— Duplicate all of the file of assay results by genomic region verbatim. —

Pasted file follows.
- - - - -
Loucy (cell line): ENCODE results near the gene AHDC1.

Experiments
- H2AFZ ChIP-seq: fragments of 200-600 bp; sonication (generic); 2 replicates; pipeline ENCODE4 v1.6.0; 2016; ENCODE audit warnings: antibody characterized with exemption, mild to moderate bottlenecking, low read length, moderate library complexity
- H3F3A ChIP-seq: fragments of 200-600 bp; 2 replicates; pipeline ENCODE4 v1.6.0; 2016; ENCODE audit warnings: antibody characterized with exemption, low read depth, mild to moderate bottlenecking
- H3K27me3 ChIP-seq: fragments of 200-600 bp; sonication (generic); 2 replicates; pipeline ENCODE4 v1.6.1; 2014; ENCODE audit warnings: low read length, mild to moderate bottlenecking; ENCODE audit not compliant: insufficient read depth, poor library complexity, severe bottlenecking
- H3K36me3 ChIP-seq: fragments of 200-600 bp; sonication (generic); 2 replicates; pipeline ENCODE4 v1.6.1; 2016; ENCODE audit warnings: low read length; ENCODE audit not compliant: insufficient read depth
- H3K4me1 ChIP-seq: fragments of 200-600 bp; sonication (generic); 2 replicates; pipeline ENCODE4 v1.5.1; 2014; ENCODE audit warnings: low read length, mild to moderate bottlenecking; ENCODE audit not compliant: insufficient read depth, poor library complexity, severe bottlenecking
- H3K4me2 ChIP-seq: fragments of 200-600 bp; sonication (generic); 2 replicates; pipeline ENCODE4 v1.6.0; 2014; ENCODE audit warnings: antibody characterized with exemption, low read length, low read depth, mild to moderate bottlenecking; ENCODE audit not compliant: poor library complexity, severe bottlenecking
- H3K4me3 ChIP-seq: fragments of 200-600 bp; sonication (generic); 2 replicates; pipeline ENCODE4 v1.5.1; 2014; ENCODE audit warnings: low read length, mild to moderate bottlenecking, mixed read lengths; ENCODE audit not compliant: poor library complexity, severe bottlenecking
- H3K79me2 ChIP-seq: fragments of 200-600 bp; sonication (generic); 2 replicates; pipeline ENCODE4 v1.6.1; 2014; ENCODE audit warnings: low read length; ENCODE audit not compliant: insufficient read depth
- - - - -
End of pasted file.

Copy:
Loucy (cell line): ENCODE results near the gene AHDC1.

Experiments
- H2AFZ ChIP-seq: fragments of 200-600 bp; sonication (generic); 2 replicates; pipeline ENCODE4 v1.6.0; 2016; ENCODE audit warnings: antibody characterized with exemption, mild to moderate bottlenecking, low read length, moderate library complexity
- H3F3A ChIP-seq: fragments of 200-600 bp; 2 replicates; pipeline ENCODE4 v1.6.0; 2016; ENCODE audit warnings: antibody characterized with exemption, low read depth, mild to moderate bottlenecking
- H3K27me3 ChIP-seq: fragments of 200-600 bp; sonication (generic); 2 replicates; pipeline ENCODE4 v1.6.1; 2014; ENCODE audit warnings: low read length, mild to moderate bottlenecking; ENCODE audit not compliant: insufficient read depth, poor library complexity, severe bottlenecking
- H3K36me3 ChIP-seq: fragments of 200-600 bp; sonication (generic); 2 replicates; pipeline ENCODE4 v1.6.1; 2016; ENCODE audit warnings: low read length; ENCODE audit not compliant: insufficient read depth
- H3K4me1 ChIP-seq: fragments of 200-600 bp; sonication (generic); 2 replicates; pipeline ENCODE4 v1.5.1; 2014; ENCODE audit warnings: low read length, mild to moderate bottlenecking; ENCODE audit not compliant: insufficient read depth, poor library complexity, severe bottlenecking
- H3K4me2 ChIP-seq: fragments of 200-600 bp; sonication (generic); 2 replicates; pipeline ENCODE4 v1.6.0; 2014; ENCODE audit warnings: antibody characterized with exemption, low read length, low read depth, mild to moderate bottlenecking; ENCODE audit not compliant: poor library complexity, severe bottlenecking
- H3K4me3 ChIP-seq: fragments of 200-600 bp; sonication (generic); 2 replicates; pipeline ENCODE4 v1.5.1; 2014; ENCODE audit warnings: low read length, mild to moderate bottlenecking, mixed read lengths; ENCODE audit not compliant: poor library complexity, severe bottlenecking
- H3K79me2 ChIP-seq: fragments of 200-600 bp; sonication (generic); 2 replicates; pipeline ENCODE4 v1.6.1; 2014; ENCODE audit warnings: low read length; ENCODE audit not compliant: insufficient read depth